With regards to fiscal policy, the stabilising role normally attributed to it also did not work effectively in the years leading up to the financial crisis, neither in the US nor in the euro area. In the latter region, the consequences of an inadequate fiscal policy were particularly ill-fated. In fact, the fiscal policies that were pursued in some euro area countries, when the economy was still in a period of boom prior to the crisis, provide a textbook example of how the adverse effects of a recession can be magnified by decisions taken on tax matters. As such, those countries with a level of debt that had not been sufficiently reduced in the years prior to the crisis (Greece is a clear example) had to face the recession from a delicate starting point. As a result, they were unable to implement expansionary fiscal policies to moderate the decline in economic activity, since this would have jeopardised the sustainability of public debt. The fiscal policy of these countries ended up being procyclical, since they had to adjust their public accounts during the recessive phase of the cycle, instead of making these adjustments during the years prior to the crisis, when the economy was growing above its potential. On the contrary, those countries whose fiscal policies allowed them to have relatively low levels of debt prior to the recession (Germany is a good example) were able to mitigate the impact of the crisis without jeopardising their capacity to repay their sovereign debt.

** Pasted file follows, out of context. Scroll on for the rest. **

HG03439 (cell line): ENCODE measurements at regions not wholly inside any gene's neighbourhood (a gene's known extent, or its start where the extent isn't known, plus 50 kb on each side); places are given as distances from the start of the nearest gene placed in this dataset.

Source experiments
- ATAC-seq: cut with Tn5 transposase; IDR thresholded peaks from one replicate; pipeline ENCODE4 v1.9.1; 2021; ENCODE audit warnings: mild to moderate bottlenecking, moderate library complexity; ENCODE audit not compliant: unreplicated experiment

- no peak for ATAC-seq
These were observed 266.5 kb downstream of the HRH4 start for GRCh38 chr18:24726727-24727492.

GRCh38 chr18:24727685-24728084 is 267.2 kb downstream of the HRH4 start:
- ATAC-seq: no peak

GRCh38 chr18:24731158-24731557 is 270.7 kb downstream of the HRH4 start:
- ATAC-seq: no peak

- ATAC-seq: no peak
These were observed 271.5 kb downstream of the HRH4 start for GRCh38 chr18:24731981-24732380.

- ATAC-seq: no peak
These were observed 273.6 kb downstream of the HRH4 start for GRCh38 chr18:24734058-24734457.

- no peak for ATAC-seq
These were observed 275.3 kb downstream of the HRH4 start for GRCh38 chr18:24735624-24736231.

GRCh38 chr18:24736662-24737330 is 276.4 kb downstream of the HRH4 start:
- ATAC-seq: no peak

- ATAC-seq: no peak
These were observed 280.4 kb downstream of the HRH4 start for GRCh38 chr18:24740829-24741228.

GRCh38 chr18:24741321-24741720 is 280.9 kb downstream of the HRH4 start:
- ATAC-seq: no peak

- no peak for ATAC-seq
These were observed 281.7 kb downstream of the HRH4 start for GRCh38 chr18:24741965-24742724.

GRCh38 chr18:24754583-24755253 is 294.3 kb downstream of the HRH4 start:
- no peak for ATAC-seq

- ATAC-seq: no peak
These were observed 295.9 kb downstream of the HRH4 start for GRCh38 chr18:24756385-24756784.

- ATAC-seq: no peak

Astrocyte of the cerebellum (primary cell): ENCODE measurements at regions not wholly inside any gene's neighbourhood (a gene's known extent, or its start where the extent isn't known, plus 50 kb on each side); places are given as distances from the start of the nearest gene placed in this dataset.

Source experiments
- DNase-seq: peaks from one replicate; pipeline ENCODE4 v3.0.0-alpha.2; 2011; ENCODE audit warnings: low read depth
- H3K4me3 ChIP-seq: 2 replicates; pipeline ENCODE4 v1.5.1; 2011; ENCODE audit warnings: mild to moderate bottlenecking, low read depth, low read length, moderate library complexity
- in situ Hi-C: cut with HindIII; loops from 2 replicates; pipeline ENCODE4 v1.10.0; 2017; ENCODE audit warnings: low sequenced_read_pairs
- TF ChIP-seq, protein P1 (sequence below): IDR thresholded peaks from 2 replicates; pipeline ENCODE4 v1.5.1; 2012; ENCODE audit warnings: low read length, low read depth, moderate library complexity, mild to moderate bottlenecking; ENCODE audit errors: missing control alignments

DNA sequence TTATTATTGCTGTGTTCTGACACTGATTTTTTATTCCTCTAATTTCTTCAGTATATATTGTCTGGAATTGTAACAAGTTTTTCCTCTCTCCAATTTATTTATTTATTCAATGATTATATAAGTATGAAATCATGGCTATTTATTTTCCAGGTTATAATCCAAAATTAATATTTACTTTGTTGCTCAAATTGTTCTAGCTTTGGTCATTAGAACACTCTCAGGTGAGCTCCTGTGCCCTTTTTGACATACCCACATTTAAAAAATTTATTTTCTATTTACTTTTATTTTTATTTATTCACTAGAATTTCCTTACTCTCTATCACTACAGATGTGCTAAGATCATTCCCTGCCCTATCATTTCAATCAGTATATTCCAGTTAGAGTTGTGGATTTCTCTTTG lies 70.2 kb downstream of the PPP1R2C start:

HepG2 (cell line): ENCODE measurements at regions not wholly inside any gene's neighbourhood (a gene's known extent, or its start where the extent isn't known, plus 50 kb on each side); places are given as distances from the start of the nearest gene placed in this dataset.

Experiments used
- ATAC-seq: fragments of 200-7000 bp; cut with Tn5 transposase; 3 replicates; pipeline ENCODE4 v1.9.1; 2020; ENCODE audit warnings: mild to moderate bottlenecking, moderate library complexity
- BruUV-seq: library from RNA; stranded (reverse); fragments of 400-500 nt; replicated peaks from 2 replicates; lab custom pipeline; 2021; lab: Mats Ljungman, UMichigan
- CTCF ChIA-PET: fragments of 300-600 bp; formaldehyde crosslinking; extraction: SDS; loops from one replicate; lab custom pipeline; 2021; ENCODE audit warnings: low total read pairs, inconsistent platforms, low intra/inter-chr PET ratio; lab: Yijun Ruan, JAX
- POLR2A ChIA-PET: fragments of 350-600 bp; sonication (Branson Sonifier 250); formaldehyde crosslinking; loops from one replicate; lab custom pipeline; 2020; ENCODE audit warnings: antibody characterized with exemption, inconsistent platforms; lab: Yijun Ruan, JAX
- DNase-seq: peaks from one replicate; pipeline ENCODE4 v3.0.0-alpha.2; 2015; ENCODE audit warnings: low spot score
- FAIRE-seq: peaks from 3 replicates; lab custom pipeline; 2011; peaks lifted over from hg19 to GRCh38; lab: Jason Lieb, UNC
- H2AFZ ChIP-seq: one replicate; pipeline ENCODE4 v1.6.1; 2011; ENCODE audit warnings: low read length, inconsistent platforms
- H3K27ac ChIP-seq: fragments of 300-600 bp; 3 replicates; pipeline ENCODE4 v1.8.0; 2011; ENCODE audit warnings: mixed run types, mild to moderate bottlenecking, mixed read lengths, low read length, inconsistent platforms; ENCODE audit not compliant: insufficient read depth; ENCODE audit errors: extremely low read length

Ten years after the outbreak of the crisis, it is natural to wonder about the current situation. From a monetary policy point of view, it seems that interest rates are close to, albeit slightly below, the levels suggested by Taylor’s rule. Nevertheless, we must bear in mind that the various unconventional measures implemented by the central banks, specifically the large-scale asset purchase programmes, have accentuated the accommodative stance of the monetary authorities’ policies.3 If we consider the size of the central banks’ balance sheets, the monetary policies continue to be more accommodative than they should be and this may be contributing to the overvaluation of some financial assets. At the fiscal policy level, the budget adjustments carried out by the peripheral countries, together with the European Commission’s greater degree of control over Member States’ levels of debt and their deficits, point towards a less procyclical fiscal policy that is better prepared to deal with future recessions. Nevertheless, many countries now have higher levels of debt than they did in 2008, which reduces the fiscal authorities’ room for manoeuvre in the event of another recession. For example, in 2008 Spain faced the Great Recession with a comfortable level of debt over GDP of 39%, whereas this indicator now stands at 98%.